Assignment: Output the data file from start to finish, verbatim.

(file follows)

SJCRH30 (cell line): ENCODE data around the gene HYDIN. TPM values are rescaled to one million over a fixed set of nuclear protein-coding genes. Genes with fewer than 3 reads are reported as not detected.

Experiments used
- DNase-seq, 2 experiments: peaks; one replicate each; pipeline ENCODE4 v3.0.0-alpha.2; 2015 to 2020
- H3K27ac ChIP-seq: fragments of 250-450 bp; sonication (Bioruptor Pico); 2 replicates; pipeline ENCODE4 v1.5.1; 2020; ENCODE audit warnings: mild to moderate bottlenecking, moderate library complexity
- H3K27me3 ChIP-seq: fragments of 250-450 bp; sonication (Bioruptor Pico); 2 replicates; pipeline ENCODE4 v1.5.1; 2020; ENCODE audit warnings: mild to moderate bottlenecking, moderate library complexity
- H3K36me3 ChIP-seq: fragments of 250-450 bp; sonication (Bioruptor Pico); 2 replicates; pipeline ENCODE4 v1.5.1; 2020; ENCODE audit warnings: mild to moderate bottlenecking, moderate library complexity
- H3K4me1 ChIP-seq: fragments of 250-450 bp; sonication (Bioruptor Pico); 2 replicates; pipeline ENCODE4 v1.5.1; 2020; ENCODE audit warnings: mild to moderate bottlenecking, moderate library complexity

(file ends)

SJCRH30 (cell line): ENCODE data around the gene HYDIN. TPM values are rescaled to one million over a fixed set of nuclear protein-coding genes. Genes with fewer than 3 reads are reported as not detected.

Experiments used
- DNase-seq, 2 experiments: peaks; one replicate each; pipeline ENCODE4 v3.0.0-alpha.2; 2015 to 2020
- H3K27ac ChIP-seq: fragments of 250-450 bp; sonication (Bioruptor Pico); 2 replicates; pipeline ENCODE4 v1.5.1; 2020; ENCODE audit warnings: mild to moderate bottlenecking, moderate library complexity
- H3K27me3 ChIP-seq: fragments of 250-450 bp; sonication (Bioruptor Pico); 2 replicates; pipeline ENCODE4 v1.5.1; 2020; ENCODE audit warnings: mild to moderate bottlenecking, moderate library complexity
- H3K36me3 ChIP-seq: fragments of 250-450 bp; sonication (Bioruptor Pico); 2 replicates; pipeline ENCODE4 v1.5.1; 2020; ENCODE audit warnings: mild to moderate bottlenecking, moderate library complexity
- H3K4me1 ChIP-seq: fragments of 250-450 bp; sonication (Bioruptor Pico); 2 replicates; pipeline ENCODE4 v1.5.1; 2020; ENCODE audit warnings: mild to moderate bottlenecking, moderate library complexity